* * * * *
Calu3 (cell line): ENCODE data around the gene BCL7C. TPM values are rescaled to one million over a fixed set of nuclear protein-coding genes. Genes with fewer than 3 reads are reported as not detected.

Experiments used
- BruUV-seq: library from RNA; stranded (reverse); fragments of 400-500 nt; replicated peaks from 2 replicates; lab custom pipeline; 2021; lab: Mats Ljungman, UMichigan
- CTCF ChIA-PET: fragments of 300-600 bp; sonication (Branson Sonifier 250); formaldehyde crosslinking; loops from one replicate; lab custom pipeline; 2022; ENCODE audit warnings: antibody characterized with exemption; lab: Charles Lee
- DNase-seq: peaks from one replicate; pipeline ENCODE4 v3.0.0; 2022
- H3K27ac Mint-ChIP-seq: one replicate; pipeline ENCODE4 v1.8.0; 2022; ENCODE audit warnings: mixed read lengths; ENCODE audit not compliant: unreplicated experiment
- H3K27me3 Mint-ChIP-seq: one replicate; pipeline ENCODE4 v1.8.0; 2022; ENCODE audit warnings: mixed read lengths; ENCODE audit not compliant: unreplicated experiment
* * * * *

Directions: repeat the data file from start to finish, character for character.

Calu3 (cell line): ENCODE data around the gene BCL7C. TPM values are rescaled to one million over a fixed set of nuclear protein-coding genes. Genes with fewer than 3 reads are reported as not detected.

Experiments used
- BruUV-seq: library from RNA; stranded (reverse); fragments of 400-500 nt; replicated peaks from 2 replicates; lab custom pipeline; 2021; lab: Mats Ljungman, UMichigan
- CTCF ChIA-PET: fragments of 300-600 bp; sonication (Branson Sonifier 250); formaldehyde crosslinking; loops from one replicate; lab custom pipeline; 2022; ENCODE audit warnings: antibody characterized with exemption; lab: Charles Lee
- DNase-seq: peaks from one replicate; pipeline ENCODE4 v3.0.0; 2022
- H3K27ac Mint-ChIP-seq: one replicate; pipeline ENCODE4 v1.8.0; 2022; ENCODE audit warnings: mixed read lengths; ENCODE audit not compliant: unreplicated experiment
- H3K27me3 Mint-ChIP-seq: one replicate; pipeline ENCODE4 v1.8.0; 2022; ENCODE audit warnings: mixed read lengths; ENCODE audit not compliant: unreplicated experiment